Gateway Of Opportunity
With the largest port system in the world, Louisiana is the gateway to 35 interior states through the Mississippi River system and to worldwide markets through the Gulf of Mexico. Millions of tons of diverse cargo travel through six deepwater and 33 shallow-draft ports every year. The state’s extensive intermodal transportation network of railroads, barges, interstates, highways and airports ensures raw materials and finished products reach their final destinations efficiently.
Five of the country’s top 15 ports by tonnage are located in Louisiana, according to the U.S. Army Corps of Engineers. Number one is the Port of South Louisiana, with a throughput of more than 212 million tons of cargo annually, including 60 percent of all grain in the U.S. The state’s six deepwater ports are the Ports of New Orleans, Lake Charles, South Louisiana, Greater Baton Rouge, St. Bernard and Plaquemines.
Each is experiencing significant growth. At the Port of New Orleans, container volume has almost doubled in the last five years, the result of increased demand from the petrochemical and agribusiness sectors, reports Port of New Orleans Director of Marketing Bobby Landry. Port of South Louisiana Executive Director Joel Chaisson said the port is engaged in an ambitious growth program to build a new dock, improve infrastructure and absorb nearby St. John the Baptist Parish Airport. One of the biggest grain terminals in the country is under construction at the Port of Lake Charles. At the Port of Greater Baton Rouge, the new regional Maritime Security Operations Center, a grain terminal expansion and other infrastructure improvement projects are under way.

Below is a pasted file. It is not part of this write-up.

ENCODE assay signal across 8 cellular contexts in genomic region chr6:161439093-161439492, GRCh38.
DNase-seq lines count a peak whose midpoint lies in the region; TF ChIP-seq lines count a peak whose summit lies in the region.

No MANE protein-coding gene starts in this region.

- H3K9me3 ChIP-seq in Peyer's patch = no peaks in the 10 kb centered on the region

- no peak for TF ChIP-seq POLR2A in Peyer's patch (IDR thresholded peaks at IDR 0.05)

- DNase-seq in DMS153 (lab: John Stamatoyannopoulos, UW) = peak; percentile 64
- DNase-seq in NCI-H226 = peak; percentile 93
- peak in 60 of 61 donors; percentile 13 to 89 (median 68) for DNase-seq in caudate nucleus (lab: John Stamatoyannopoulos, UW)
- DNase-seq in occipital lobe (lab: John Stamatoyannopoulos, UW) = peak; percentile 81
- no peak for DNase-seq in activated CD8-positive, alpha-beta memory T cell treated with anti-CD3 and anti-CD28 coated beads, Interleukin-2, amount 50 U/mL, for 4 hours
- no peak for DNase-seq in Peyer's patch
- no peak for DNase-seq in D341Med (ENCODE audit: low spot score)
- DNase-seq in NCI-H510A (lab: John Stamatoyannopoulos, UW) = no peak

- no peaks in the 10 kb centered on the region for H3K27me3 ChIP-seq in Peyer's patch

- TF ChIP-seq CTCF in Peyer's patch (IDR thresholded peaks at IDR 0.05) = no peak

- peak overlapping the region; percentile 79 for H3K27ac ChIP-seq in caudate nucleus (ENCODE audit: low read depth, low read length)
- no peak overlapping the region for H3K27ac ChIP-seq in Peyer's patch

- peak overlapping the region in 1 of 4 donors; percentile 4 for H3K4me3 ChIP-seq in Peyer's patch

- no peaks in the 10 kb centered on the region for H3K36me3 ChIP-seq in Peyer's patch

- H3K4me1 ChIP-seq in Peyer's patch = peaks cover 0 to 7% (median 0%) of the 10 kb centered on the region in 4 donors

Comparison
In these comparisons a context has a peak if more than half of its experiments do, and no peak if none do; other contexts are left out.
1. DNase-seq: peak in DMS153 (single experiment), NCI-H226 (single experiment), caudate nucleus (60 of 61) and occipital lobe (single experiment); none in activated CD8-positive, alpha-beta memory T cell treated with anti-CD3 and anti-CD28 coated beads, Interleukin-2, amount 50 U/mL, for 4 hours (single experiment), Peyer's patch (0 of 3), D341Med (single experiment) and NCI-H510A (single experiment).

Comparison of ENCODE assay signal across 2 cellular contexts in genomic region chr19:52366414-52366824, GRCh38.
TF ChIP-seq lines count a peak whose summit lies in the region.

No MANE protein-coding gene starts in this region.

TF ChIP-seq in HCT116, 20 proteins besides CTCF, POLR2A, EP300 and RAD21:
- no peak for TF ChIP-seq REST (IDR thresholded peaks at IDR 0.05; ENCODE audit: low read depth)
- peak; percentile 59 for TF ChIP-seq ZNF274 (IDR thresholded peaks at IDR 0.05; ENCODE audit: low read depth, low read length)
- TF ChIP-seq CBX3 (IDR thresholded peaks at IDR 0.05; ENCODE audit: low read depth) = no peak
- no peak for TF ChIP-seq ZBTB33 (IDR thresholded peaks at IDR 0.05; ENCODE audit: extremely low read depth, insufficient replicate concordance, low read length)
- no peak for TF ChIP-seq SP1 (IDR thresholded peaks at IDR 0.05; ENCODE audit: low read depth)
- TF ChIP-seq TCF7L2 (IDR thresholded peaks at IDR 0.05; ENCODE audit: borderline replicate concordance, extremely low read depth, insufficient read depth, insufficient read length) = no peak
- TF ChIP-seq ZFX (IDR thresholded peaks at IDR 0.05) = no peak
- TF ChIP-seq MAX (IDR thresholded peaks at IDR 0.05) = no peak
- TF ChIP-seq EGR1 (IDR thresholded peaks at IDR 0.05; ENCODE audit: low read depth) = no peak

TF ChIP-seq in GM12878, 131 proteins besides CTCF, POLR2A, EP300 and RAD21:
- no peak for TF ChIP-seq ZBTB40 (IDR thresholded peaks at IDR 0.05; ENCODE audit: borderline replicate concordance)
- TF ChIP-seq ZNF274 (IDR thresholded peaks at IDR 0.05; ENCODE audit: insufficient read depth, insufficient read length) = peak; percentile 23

Other deepwater ports have evolved to serve specific subsectors. New Orleans attracts diverse business—from cruise ship passengers to steel and rubber. It is also a world leader in coffee imports and features 14 coffee warehouses, modern bulk processing operations, more than 5.5 million feet of storage space and six roasting facilities in a 20-mile radius. The northernmost location in the state for deep-draft navigation, the Port of Greater Baton Rouge handles diverse cargo. When vessels access the Gulf Intracoastal Waterway, they shorten trips to Houston by 180 miles. Lake Charles specializes in grain and raw materials, while the Port of South Louisiana’s cargo includes crude oil, petrochemicals and agriculture products.
“It can’t be overemphasized enough, the value of the state’s deepwater ports,” said the Port of South Louisiana’s Joel Chaisson. “Being at the intersection of the Gulf of Mexico gives us unmatched access to domestic and world markets.”
This article was edited on February 28, 2013.